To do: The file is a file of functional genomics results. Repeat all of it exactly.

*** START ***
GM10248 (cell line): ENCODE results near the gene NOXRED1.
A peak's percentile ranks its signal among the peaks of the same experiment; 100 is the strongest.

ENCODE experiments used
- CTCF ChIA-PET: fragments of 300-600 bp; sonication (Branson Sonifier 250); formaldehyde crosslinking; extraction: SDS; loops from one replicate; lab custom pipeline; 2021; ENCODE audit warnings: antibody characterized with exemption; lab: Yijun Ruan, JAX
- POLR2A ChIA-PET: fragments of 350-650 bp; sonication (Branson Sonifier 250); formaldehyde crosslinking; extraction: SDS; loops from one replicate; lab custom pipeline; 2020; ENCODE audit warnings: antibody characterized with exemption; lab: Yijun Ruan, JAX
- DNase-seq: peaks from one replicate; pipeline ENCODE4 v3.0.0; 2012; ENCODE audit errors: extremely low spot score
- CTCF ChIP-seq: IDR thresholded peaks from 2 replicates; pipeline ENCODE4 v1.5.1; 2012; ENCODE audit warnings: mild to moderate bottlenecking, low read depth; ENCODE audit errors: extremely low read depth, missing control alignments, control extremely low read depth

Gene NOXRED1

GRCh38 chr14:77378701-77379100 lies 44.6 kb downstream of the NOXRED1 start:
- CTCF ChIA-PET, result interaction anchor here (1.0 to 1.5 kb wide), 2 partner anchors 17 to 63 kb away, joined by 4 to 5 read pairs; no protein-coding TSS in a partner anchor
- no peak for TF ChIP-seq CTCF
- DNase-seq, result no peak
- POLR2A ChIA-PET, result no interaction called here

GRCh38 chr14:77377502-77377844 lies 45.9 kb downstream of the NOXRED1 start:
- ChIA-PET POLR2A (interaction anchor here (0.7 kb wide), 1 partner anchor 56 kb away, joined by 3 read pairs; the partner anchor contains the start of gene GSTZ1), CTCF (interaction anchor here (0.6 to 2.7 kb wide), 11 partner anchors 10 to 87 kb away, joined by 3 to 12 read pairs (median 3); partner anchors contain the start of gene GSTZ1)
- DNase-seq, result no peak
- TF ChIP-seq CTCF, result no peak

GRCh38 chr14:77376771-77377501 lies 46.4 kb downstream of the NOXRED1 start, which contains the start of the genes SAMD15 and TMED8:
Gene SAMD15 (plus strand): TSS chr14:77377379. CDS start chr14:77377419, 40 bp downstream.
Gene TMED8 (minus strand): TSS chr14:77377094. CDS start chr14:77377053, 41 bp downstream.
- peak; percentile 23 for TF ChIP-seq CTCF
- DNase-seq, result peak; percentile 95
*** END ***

GM10248 (cell line): ENCODE results near the gene NOXRED1.
A peak's percentile ranks its signal among the peaks of the same experiment; 100 is the strongest.

ENCODE experiments used
- CTCF ChIA-PET: fragments of 300-600 bp; sonication (Branson Sonifier 250); formaldehyde crosslinking; extraction: SDS; loops from one replicate; lab custom pipeline; 2021; ENCODE audit warnings: antibody characterized with exemption; lab: Yijun Ruan, JAX
- POLR2A ChIA-PET: fragments of 350-650 bp; sonication (Branson Sonifier 250); formaldehyde crosslinking; extraction: SDS; loops from one replicate; lab custom pipeline; 2020; ENCODE audit warnings: antibody characterized with exemption; lab: Yijun Ruan, JAX
- DNase-seq: peaks from one replicate; pipeline ENCODE4 v3.0.0; 2012; ENCODE audit errors: extremely low spot score
- CTCF ChIP-seq: IDR thresholded peaks from 2 replicates; pipeline ENCODE4 v1.5.1; 2012; ENCODE audit warnings: mild to moderate bottlenecking, low read depth; ENCODE audit errors: extremely low read depth, missing control alignments, control extremely low read depth

Gene NOXRED1

GRCh38 chr14:77378701-77379100 lies 44.6 kb downstream of the NOXRED1 start:
- CTCF ChIA-PET, result interaction anchor here (1.0 to 1.5 kb wide), 2 partner anchors 17 to 63 kb away, joined by 4 to 5 read pairs; no protein-coding TSS in a partner anchor
- no peak for TF ChIP-seq CTCF
- DNase-seq, result no peak
- POLR2A ChIA-PET, result no interaction called here

GRCh38 chr14:77377502-77377844 lies 45.9 kb downstream of the NOXRED1 start:
- ChIA-PET POLR2A (interaction anchor here (0.7 kb wide), 1 partner anchor 56 kb away, joined by 3 read pairs; the partner anchor contains the start of gene GSTZ1), CTCF (interaction anchor here (0.6 to 2.7 kb wide), 11 partner anchors 10 to 87 kb away, joined by 3 to 12 read pairs (median 3); partner anchors contain the start of gene GSTZ1)
- DNase-seq, result no peak
- TF ChIP-seq CTCF, result no peak

GRCh38 chr14:77376771-77377501 lies 46.4 kb downstream of the NOXRED1 start, which contains the start of the genes SAMD15 and TMED8:
Gene SAMD15 (plus strand): TSS chr14:77377379. CDS start chr14:77377419, 40 bp downstream.
Gene TMED8 (minus strand): TSS chr14:77377094. CDS start chr14:77377053, 41 bp downstream.
- peak; percentile 23 for TF ChIP-seq CTCF
- DNase-seq, result peak; percentile 95